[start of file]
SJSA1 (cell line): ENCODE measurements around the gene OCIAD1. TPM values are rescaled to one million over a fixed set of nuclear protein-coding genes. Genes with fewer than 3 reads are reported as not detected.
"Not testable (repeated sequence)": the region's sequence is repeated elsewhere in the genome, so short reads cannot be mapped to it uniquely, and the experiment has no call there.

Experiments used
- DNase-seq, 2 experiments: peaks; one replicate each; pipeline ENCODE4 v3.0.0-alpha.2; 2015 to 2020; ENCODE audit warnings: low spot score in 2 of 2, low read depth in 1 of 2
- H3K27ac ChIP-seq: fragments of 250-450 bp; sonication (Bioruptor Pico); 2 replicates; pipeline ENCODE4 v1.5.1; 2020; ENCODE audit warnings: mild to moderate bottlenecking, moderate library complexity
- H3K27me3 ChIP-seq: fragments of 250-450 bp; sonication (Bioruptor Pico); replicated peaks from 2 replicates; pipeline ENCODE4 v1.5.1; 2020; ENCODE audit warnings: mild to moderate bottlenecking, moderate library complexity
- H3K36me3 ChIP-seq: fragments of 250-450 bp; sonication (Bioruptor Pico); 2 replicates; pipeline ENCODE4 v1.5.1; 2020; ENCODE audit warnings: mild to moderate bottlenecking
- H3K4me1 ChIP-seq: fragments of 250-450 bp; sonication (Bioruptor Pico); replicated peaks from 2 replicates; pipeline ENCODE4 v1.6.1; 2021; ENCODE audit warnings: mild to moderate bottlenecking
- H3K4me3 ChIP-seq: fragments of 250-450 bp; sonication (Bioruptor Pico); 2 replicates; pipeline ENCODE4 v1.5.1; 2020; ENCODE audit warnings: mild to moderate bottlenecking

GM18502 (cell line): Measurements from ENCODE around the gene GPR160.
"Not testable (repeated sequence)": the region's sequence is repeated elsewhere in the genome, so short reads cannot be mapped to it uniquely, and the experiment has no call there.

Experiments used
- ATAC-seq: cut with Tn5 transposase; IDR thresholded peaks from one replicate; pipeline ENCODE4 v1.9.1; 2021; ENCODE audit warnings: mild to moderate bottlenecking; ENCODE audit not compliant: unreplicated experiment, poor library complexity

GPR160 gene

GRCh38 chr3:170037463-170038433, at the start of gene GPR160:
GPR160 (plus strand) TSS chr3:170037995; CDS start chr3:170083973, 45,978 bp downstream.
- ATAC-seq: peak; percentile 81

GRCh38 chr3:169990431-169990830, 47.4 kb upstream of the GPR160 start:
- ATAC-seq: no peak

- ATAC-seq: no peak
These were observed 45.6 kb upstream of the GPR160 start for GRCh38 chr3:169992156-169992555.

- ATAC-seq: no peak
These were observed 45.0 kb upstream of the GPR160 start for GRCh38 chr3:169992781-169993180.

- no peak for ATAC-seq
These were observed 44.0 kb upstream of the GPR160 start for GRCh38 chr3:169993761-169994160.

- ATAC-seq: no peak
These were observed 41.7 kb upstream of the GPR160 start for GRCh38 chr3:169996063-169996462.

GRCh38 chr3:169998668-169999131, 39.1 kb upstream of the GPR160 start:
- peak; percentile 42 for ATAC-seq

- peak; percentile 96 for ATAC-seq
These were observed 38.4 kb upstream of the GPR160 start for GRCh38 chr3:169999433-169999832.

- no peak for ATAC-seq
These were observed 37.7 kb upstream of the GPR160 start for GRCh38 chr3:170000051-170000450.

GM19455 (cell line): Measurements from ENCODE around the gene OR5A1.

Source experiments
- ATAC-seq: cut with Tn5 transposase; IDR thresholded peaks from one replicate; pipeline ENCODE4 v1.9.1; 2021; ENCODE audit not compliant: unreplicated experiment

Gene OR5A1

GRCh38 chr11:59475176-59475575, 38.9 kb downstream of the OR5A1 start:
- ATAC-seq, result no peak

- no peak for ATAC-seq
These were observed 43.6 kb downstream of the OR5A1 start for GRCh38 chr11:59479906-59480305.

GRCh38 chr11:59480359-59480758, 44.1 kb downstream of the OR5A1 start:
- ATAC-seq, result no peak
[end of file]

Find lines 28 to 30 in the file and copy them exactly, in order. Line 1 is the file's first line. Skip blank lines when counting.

GRCh38 chr3:169998668-169999131, 39.1 kb upstream of the GPR160 start:
- peak; percentile 42 for ATAC-seq

- peak; percentile 96 for ATAC-seq